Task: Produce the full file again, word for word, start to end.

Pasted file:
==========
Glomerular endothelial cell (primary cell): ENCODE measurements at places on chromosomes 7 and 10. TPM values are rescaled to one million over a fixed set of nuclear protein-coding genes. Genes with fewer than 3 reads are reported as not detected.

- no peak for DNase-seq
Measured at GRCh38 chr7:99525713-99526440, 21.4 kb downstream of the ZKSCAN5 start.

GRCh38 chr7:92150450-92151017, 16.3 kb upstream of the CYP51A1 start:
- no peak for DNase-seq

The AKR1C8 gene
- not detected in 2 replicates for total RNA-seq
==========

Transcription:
Glomerular endothelial cell (primary cell): ENCODE measurements at places on chromosomes 7 and 10. TPM values are rescaled to one million over a fixed set of nuclear protein-coding genes. Genes with fewer than 3 reads are reported as not detected.

- no peak for DNase-seq
Measured at GRCh38 chr7:99525713-99526440, 21.4 kb downstream of the ZKSCAN5 start.

GRCh38 chr7:92150450-92151017, 16.3 kb upstream of the CYP51A1 start:
- no peak for DNase-seq

The AKR1C8 gene
- not detected in 2 replicates for total RNA-seq